Can $1 Home Try-Ons Help An Online Denim Brand Win New Customers?

The women's denim and basics brand Ayr takes the next step in building its shopper base.
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Eliza Brooke
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The women's denim and basics brand Ayr takes the next step in building its shopper base.
The jeans. Photo: Ayr

The jeans. Photo: Ayr

After celebrating its first birthday exactly a month ago, Ayr, an online-native retailer specializing in basics and denim, is adding a new marketing tactic to its arsenal: home denim try-ons, which cost only $1 per pair at checkout and give shoppers up to a week to test out the jeans before deciding whether they want to return them or keep them and pay the full $175.

If you've ever paused before putting a very large sum of money on your credit card while online shopping, you'll probably agree that Ayr's concept is quite customer-friendly. And as Ayr Brand Director Maggie Winter readily points out, it's not a new one at all in the startup world. Long before Warby Parker had opened any brick-and-mortar locations, it won shoppers over with a home trial program that let them test out five different frames for five days, all for free. (Warby was, in fact, the first outside team Winter consulted with before launching Ayr's try-on service.) Especially with relatively expensive items like premium denim or eyeglasses — both of which are fickle when it comes to fit — buying online can be daunting. Programs like this lower the mental barrier to entry.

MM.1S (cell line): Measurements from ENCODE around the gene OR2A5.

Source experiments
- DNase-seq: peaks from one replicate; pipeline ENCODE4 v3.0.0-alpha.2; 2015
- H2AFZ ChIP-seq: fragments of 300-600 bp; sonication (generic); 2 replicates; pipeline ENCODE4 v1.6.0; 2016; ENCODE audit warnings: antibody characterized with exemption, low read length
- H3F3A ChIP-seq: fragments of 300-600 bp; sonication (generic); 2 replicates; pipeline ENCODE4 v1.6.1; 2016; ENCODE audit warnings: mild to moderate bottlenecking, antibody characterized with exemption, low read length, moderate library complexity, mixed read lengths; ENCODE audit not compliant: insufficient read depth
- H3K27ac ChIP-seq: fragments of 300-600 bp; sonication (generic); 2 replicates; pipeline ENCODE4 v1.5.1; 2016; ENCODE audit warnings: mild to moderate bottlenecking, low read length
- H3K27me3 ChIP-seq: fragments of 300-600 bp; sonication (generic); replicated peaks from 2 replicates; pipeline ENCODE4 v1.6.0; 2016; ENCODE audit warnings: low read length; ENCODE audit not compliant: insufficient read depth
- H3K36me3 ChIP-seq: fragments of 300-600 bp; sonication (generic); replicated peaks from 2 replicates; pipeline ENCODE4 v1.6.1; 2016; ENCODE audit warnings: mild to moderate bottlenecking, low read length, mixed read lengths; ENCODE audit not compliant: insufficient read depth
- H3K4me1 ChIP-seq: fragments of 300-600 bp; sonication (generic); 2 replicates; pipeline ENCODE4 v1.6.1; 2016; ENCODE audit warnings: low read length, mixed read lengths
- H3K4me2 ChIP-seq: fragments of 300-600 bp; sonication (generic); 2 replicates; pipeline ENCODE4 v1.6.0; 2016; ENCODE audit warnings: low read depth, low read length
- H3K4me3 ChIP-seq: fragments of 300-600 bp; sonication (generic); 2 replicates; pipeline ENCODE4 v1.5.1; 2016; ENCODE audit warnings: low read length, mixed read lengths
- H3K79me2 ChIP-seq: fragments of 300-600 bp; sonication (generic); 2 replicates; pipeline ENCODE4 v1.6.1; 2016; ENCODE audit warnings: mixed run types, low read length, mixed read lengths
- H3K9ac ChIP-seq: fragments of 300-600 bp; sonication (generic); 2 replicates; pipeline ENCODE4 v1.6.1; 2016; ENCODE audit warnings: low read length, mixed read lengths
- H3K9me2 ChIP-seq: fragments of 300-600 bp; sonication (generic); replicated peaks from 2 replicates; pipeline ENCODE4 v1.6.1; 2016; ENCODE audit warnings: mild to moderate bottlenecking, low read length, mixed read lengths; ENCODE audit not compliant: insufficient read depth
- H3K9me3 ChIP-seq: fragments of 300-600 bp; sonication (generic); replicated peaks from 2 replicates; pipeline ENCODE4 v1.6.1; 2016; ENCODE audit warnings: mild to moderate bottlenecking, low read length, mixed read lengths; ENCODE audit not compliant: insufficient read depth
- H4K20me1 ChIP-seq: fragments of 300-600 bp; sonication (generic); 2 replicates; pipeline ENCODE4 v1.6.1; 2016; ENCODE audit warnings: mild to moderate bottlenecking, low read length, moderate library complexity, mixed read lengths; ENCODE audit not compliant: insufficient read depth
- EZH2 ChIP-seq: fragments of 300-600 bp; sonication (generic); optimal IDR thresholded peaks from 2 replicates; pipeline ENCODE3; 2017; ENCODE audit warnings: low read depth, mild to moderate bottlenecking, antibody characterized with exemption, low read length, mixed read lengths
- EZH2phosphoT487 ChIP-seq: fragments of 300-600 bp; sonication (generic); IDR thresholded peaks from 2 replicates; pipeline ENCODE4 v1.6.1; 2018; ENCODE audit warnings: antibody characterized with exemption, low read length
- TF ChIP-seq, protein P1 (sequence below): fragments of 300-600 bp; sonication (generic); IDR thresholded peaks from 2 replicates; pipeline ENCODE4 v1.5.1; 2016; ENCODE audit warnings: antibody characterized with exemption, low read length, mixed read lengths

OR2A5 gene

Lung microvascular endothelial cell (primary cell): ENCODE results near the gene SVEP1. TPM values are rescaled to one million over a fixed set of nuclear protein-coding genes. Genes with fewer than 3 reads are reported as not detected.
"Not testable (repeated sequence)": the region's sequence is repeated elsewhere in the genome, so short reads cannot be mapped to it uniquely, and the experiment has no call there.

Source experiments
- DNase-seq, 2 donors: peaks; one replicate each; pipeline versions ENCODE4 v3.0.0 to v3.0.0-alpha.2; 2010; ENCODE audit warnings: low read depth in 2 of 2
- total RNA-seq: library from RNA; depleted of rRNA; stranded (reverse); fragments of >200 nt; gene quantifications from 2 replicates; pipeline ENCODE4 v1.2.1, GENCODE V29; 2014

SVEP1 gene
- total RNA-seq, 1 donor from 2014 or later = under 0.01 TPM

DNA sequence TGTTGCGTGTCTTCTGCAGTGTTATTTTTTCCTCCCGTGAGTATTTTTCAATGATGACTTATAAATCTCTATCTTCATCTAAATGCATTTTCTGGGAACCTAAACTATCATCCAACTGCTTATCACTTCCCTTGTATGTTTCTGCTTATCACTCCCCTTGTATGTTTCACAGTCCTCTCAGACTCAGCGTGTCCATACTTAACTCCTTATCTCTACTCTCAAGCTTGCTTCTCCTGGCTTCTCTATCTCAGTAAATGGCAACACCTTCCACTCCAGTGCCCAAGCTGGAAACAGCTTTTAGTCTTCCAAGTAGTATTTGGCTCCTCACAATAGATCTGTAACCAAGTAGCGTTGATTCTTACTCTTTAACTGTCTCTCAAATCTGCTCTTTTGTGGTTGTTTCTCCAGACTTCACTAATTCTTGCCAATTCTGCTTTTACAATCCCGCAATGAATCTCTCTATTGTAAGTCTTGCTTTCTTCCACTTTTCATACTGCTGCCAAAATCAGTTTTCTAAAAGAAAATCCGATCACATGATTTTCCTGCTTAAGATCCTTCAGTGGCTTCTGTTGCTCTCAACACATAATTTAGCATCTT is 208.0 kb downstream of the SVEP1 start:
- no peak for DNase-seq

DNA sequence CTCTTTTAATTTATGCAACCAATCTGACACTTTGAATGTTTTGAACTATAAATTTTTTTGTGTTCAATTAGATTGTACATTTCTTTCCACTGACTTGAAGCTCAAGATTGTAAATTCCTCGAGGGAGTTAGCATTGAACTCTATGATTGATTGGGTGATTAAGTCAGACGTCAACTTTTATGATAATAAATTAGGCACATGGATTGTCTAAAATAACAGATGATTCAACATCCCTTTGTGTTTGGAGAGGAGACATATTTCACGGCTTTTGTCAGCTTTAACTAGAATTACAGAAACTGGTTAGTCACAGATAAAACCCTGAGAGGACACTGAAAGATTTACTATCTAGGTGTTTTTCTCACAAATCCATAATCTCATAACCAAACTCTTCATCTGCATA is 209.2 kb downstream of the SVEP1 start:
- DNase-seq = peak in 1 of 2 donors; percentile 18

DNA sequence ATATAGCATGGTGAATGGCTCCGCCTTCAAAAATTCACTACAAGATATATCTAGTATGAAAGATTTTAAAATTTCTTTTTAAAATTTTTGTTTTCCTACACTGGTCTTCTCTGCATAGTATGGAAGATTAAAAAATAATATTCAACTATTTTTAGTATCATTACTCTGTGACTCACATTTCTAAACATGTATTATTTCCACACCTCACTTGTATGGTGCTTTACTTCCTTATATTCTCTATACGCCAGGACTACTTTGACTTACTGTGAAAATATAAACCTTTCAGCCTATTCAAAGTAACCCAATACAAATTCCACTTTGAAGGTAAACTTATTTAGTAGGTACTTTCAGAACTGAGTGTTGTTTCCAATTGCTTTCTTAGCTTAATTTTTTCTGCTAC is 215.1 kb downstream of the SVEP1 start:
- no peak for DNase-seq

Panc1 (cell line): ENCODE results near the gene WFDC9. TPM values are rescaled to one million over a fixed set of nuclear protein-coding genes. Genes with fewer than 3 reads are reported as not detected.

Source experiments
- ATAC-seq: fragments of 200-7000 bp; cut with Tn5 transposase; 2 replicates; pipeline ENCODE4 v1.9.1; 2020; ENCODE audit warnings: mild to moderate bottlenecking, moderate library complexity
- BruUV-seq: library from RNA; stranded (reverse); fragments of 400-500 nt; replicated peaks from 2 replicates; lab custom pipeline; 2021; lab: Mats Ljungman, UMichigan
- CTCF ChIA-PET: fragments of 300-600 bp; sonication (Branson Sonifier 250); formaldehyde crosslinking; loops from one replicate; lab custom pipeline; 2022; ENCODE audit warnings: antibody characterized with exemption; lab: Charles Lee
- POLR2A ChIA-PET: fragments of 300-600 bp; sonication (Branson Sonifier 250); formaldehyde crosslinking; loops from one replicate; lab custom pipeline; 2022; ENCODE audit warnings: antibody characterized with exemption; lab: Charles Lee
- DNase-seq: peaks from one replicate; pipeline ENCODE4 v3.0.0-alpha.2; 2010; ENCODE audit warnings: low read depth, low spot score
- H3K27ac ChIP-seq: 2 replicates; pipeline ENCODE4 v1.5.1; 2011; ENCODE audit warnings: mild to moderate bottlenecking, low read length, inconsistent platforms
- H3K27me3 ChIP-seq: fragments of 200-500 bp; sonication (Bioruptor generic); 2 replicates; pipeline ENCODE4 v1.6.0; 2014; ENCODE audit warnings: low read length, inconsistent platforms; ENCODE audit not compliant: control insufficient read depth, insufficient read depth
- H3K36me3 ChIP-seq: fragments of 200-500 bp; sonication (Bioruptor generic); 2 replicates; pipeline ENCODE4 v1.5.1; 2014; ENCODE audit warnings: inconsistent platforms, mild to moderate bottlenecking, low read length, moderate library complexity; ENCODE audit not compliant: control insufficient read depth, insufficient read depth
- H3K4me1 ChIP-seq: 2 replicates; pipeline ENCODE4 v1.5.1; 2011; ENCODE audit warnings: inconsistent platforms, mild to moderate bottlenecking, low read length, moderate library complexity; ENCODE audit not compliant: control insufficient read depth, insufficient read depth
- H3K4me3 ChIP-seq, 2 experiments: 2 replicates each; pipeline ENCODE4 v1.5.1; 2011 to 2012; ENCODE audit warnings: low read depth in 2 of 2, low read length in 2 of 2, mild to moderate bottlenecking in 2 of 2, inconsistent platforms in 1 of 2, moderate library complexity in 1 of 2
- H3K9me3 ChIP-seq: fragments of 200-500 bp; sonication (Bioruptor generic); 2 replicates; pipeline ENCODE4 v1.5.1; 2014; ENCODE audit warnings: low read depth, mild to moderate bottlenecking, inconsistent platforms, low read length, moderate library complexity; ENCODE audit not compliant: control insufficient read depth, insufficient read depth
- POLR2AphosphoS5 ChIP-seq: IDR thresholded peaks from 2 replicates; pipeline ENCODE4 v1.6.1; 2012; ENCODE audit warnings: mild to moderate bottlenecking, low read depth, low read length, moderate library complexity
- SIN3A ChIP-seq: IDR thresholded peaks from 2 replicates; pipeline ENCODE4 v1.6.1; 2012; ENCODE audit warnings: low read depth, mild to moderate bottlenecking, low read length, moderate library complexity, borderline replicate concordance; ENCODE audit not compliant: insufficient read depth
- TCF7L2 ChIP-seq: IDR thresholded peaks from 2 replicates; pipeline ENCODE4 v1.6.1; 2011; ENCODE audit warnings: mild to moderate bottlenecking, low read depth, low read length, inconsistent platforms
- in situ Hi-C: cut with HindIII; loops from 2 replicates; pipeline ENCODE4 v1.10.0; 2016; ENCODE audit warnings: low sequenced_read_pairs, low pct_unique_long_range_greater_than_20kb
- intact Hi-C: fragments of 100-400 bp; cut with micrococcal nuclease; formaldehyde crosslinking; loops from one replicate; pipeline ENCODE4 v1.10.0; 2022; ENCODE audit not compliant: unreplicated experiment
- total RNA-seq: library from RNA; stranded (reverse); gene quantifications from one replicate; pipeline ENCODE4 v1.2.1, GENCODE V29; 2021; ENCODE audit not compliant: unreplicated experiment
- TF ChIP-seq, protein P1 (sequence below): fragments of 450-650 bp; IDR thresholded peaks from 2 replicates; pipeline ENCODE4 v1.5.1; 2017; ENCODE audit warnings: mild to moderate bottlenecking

Since Ayr, an offshoot of the men's clothing startup Bonobos, is still establishing its name, try-ons could also prove to be an effective customer acquisition tool. The team quietly launched the program four weeks ago, emailing its customer database about it and putting a notice on social media. Winter says that thus far, 75 percent of shoppers who did wind up making a purchase after testing the jeans out at home are new to Ayr, and though she wouldn't specify how many converted in total, we do know that the brand has shipped over 450 pairs of jeans via home try-on. For the month of February, Ayr saw a 10 percent lift in its denim business.

So there's some evidence to suggest that home try-ons do particularly well with those who haven't bought from the brand before. While it might seem that this sort of program would most appeal to younger customers who can't necessarily afford to put a lot of money on their credit cards up front, Winter says that it's equally been working with older customers, who might feel uncomfortable shopping for jeans online. 

At the moment, Ayr's try-on option is only available for its bestselling skinny jean style and the team is planning to focus on denim for the time being. Winter says it could make sense to roll out the program to outerwear, also a relatively expensive category that sells twice as well when people try it on in person at Ayr's Chelsea showroom. (The store accounts for about 20 percent of the brand's overall sales at this point.)

Seems like a good idea to us. If it worked for Warby Parker, maybe it's the ticket to boosting sales of women's jeans online, too.